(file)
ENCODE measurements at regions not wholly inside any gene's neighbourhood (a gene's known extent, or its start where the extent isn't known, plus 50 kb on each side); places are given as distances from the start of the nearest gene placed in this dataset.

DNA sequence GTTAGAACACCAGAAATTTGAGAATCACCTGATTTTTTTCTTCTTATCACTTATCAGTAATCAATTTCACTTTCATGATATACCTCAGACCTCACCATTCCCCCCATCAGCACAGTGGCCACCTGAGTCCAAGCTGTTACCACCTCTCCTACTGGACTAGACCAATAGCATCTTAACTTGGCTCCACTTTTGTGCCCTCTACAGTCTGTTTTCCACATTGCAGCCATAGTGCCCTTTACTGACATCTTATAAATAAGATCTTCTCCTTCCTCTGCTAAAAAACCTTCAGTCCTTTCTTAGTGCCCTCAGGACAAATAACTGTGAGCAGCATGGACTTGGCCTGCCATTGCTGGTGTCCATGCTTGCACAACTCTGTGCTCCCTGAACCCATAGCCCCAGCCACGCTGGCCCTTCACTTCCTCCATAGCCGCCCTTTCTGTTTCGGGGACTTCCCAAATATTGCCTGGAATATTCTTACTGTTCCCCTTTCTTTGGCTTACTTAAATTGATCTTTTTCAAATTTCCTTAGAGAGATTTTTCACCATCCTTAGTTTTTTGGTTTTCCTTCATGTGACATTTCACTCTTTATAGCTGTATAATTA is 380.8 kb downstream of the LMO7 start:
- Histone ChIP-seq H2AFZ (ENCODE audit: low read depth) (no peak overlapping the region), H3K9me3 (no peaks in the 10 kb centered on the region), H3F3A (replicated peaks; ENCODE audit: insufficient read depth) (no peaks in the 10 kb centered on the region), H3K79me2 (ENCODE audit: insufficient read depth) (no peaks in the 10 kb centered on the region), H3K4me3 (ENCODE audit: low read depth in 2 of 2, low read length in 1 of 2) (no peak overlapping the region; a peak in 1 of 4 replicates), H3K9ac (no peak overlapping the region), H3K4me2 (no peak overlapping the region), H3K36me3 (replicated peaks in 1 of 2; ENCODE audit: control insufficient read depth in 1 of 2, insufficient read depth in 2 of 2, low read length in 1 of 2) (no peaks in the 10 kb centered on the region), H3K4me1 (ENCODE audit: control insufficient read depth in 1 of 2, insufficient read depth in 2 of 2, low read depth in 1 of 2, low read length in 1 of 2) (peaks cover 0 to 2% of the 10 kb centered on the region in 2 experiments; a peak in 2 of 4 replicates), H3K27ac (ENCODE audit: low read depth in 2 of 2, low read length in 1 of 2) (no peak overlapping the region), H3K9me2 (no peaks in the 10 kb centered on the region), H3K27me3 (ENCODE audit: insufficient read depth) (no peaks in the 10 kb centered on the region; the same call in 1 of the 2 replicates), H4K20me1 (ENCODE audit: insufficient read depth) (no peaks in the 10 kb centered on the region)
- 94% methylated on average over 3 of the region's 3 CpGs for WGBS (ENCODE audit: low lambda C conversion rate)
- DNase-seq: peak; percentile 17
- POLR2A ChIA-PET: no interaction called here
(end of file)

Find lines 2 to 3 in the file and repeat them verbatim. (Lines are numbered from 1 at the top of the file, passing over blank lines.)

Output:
DNA sequence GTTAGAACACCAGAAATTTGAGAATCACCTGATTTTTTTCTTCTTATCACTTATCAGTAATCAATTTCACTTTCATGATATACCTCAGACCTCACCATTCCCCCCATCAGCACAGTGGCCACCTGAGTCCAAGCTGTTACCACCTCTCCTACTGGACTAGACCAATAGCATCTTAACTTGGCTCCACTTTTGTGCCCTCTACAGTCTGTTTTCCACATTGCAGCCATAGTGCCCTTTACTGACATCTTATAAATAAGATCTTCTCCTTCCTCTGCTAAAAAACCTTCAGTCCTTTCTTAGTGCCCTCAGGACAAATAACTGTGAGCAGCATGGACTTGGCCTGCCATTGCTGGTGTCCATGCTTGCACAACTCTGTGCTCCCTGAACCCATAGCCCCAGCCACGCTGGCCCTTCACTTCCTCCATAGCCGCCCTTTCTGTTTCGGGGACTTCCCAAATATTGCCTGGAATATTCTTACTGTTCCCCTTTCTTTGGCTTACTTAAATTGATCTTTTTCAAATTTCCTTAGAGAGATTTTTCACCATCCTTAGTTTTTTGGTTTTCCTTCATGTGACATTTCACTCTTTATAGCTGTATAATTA is 380.8 kb downstream of the LMO7 start:
- Histone ChIP-seq H2AFZ (ENCODE audit: low read depth) (no peak overlapping the region), H3K9me3 (no peaks in the 10 kb centered on the region), H3F3A (replicated peaks; ENCODE audit: insufficient read depth) (no peaks in the 10 kb centered on the region), H3K79me2 (ENCODE audit: insufficient read depth) (no peaks in the 10 kb centered on the region), H3K4me3 (ENCODE audit: low read depth in 2 of 2, low read length in 1 of 2) (no peak overlapping the region; a peak in 1 of 4 replicates), H3K9ac (no peak overlapping the region), H3K4me2 (no peak overlapping the region), H3K36me3 (replicated peaks in 1 of 2; ENCODE audit: control insufficient read depth in 1 of 2, insufficient read depth in 2 of 2, low read length in 1 of 2) (no peaks in the 10 kb centered on the region), H3K4me1 (ENCODE audit: control insufficient read depth in 1 of 2, insufficient read depth in 2 of 2, low read depth in 1 of 2, low read length in 1 of 2) (peaks cover 0 to 2% of the 10 kb centered on the region in 2 experiments; a peak in 2 of 4 replicates), H3K27ac (ENCODE audit: low read depth in 2 of 2, low read length in 1 of 2) (no peak overlapping the region), H3K9me2 (no peaks in the 10 kb centered on the region), H3K27me3 (ENCODE audit: insufficient read depth) (no peaks in the 10 kb centered on the region; the same call in 1 of the 2 replicates), H4K20me1 (ENCODE audit: insufficient read depth) (no peaks in the 10 kb centered on the region)